There's an old maxim that you should only gamble what you can afford to lose. While this is pretty sound advice, if you're playing amazing new online pokies and you run out of money, access to credit could be tempting. After all, you can pay it back later, right? It's precisely this kind of thinking that can lead people into heavy gambling debt, so industry regulators have been looking into the risks of using borrowed money to gamble.
In June 2020, the UK Gambling Commission (UKGC) made the decision to ban credit cards as a payment option at gambling venues in order to protect players from harmful spending. There were some concerns at the time that this measure would cause other problem gambling issues as an unintended side-effect of the ban. Concerns included whether the ban would be effective, and whether players would simply use other mechanisms, including illegal money lenders, to borrow money for gambling activities.
Was The UK Credit Card Ban A Good Thing?
The UKGC has been monitoring the impact of the credit card ban and released its interim findings on 2 November 2021. According to the report, there were several positive indicators. Players have found that the ban did actually them to control their gambling spend. There has been no increase in players using other forms of borrowed money, and there was no spike in money transfers or ATM withdrawals from credit cards in the three months after the ban.
“The successful implementation of the ban across the industry and the impact on consumer behaviour and financial spend we have monitored so far is an encouraging sign that the ban has reduced consumer reliance on gambling with borrowed money," said Andrew Rhodes, Interim Chief Executive of the UKGC.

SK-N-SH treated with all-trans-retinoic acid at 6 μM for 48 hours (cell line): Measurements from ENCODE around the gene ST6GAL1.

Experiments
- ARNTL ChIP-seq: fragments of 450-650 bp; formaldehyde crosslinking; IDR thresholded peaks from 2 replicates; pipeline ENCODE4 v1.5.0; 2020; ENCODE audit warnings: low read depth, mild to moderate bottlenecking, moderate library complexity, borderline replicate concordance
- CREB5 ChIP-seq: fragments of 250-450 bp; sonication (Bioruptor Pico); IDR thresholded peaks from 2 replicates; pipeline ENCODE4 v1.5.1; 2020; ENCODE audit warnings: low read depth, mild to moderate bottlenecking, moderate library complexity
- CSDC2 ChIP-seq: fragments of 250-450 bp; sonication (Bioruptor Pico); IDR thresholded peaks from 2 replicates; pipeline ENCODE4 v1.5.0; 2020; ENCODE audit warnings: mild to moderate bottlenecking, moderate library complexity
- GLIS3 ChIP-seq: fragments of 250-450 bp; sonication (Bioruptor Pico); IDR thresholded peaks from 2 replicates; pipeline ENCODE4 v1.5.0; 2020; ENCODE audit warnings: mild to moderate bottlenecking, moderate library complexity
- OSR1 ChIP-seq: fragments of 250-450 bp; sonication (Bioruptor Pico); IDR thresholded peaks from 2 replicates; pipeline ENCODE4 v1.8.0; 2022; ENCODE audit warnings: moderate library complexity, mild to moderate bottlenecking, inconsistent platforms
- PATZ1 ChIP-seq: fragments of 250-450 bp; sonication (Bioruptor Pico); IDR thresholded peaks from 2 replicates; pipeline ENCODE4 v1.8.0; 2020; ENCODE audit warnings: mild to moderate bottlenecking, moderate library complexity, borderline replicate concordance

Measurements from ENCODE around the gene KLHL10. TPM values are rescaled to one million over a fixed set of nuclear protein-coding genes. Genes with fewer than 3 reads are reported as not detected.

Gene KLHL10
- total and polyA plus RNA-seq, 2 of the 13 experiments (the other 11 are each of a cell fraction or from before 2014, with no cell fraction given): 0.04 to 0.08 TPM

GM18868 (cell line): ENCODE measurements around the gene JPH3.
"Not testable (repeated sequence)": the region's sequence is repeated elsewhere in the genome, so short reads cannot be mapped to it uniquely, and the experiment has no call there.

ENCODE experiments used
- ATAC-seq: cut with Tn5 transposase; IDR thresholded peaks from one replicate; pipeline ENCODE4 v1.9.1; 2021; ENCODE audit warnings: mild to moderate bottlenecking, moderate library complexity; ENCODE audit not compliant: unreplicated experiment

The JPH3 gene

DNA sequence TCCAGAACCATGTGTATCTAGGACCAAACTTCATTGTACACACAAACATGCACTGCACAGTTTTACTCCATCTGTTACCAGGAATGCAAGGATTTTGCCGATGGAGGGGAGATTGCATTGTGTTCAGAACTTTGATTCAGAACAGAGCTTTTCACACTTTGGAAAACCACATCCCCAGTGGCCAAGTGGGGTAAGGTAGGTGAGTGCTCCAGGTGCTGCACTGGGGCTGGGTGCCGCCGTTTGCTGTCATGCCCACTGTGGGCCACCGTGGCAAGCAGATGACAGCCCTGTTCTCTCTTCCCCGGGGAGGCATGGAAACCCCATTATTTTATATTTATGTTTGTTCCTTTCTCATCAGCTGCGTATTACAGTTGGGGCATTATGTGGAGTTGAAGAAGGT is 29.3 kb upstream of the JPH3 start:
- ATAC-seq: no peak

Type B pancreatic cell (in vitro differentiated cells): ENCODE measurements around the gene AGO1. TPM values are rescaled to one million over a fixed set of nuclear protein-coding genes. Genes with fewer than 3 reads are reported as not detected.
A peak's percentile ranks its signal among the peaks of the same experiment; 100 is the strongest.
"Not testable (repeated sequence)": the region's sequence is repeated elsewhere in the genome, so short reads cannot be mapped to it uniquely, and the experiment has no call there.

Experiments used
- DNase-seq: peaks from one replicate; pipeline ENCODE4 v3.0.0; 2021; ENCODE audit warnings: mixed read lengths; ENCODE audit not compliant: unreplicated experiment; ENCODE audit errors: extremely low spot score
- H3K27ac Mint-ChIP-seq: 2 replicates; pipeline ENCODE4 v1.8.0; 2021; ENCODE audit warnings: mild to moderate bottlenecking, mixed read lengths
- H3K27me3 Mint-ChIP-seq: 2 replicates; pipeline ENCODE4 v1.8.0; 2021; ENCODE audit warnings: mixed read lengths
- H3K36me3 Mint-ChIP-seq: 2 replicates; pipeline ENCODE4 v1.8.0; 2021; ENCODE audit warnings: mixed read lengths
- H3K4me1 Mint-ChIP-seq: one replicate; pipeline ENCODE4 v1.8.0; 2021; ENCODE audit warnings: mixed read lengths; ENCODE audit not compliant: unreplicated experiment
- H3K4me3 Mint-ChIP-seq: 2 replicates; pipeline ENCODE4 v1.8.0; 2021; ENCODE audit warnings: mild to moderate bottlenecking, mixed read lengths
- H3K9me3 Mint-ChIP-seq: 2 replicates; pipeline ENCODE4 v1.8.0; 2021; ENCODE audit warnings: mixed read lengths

Will Credit Cards Be Banned In NZ Casinos?
The UK's regulatory framework has struck a good balance between allowing players as much freedom as possible, while still keeping a strict eye on operators to ensure compliance. However, New Zealand's online casino industry remains murky.
In 2019, the government was reported to be considering banning the use of credit cards for gambling, but these plans have not yet come to pass. In the absence of a clear regulatory framework, it may be difficult to get offshore casino operators to comply, but some Kiwi banks are stepping up to the responsibility of looking after their customers' well-being when it comes to gambling with borrowed money.
Kiwibank announced earlier this year that it is introducing a gambling block option that allows its customers to block online casino transactions on their Visa debit or credit cards.
“When our customers trust us enough to discuss their gambling addiction, we’re able to really help them. We work with them to develop a solution that restores their mana and retains their dignity; without any judgement – it gives them a real and impactful choice," said Head of Sustainability Julia Jackson.
Around 75% of the customers involved in the pilot phase of the project managed to keep the block in place for 3 months, with an average saving of $10000. If a voluntary block can prove to be so effective, it stands to reason that a government ban on credit card gambling would be extremely beneficial to vulnerable players.